ZIERLER: Morgan, is there a book project that you envision as a result of this research?

KOUSSER: There have been book projects that I've been partially thinking about for a long time. Let me go on about other cases. We won a partial victory in the District Court. It was immediately overturned by the 11th Circuit which had, I think, three recent Trump appointees at that point and so we lost. There was another case in Florida concerning the regulations for voting in the 2020 election and the extent to which it could be made easier to vote, making more drop boxes available, longer periods of early voting, et cetera. That one was sort of settled out of court. The plaintiff's lawyers said they won. I don't really think they did but, anyway, that was settled out of court.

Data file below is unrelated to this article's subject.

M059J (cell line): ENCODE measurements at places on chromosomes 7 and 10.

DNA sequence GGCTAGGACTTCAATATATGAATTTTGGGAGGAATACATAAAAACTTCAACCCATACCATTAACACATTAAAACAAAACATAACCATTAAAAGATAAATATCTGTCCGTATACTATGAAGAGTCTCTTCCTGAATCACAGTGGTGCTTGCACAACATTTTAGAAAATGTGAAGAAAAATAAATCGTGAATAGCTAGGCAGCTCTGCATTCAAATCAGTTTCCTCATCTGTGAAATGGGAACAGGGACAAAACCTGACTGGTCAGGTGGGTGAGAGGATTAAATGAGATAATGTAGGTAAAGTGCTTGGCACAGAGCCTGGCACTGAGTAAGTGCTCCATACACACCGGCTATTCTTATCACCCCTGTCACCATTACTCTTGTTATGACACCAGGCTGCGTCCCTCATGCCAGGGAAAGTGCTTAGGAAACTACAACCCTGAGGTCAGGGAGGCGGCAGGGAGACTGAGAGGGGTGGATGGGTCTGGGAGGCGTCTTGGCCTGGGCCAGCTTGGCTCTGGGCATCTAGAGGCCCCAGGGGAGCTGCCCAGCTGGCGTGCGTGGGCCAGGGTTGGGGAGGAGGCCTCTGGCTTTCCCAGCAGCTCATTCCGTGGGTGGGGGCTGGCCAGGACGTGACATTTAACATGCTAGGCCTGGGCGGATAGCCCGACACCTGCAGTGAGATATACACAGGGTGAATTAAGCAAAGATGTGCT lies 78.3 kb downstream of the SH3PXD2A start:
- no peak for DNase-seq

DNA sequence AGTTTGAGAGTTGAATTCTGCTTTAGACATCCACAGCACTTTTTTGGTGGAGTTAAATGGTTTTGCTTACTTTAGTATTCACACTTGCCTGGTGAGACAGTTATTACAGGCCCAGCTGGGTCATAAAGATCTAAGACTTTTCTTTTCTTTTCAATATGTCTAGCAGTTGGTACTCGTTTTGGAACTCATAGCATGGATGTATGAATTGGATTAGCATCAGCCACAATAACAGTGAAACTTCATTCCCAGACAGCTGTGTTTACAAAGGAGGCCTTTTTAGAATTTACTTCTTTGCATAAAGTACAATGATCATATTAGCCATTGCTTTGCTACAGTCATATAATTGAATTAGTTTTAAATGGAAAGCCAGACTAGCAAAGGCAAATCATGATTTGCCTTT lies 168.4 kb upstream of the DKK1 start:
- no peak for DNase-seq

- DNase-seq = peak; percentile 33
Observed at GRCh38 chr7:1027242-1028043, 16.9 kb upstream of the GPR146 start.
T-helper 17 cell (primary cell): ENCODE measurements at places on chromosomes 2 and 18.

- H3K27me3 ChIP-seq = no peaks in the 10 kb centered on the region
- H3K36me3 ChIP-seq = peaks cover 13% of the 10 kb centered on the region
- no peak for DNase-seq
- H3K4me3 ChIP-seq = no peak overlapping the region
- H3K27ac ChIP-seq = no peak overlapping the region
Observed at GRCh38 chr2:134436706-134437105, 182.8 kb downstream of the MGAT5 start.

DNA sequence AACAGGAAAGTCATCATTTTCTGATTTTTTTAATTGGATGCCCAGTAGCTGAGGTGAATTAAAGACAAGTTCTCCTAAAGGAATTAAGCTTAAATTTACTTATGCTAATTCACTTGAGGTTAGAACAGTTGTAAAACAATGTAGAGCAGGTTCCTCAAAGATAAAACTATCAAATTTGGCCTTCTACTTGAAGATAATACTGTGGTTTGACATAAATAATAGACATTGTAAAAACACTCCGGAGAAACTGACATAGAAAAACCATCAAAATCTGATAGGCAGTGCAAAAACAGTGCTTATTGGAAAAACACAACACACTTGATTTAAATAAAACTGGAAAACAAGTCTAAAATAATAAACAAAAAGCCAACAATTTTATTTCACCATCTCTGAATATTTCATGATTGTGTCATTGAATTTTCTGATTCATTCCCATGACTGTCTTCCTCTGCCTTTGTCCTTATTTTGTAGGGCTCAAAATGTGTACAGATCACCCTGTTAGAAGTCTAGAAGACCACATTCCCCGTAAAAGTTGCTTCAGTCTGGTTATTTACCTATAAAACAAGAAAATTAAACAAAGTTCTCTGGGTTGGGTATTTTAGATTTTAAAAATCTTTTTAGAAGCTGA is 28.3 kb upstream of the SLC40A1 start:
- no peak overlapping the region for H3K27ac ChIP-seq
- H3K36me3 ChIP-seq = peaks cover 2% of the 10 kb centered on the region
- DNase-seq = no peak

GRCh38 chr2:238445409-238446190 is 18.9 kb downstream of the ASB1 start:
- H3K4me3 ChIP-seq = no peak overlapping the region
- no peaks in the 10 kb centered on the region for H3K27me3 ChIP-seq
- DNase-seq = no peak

Then I did a case this year on SB 90 in Florida, as well. It was the first of the major vote suppression law cases to go to court. It concerned a law that Florida had passed in 2021 to make it more difficult to vote in a lot of ways. There were four provisions that were at issue in the case and, again, I testified for plaintiffs about the intent of the framers of that particular law. We won in the District Court. I was very happy the—I've never had a judge ask me so many questions in a federal trial. They were deep questions and difficult questions to answer. He responded quite favorably. He used my answers to two of the major questions, just incorporated them in his opinion. One he quoted me for a paragraph, a long set-aside paragraph in his opinion. That was immediately—he enjoined the State from putting that law into effect. The injunction was immediately stopped by the 11th Circuit. The appeal on substantive matters in that case has not been heard yet so it's conceivable that the 11th Circuit or the US Supreme Court will sustain the District Court opinion, which is 288 pages long. It is very detailed. I was very happy with what I had done in the case and the way that the judge responded to it. It's difficult to win these cases right now.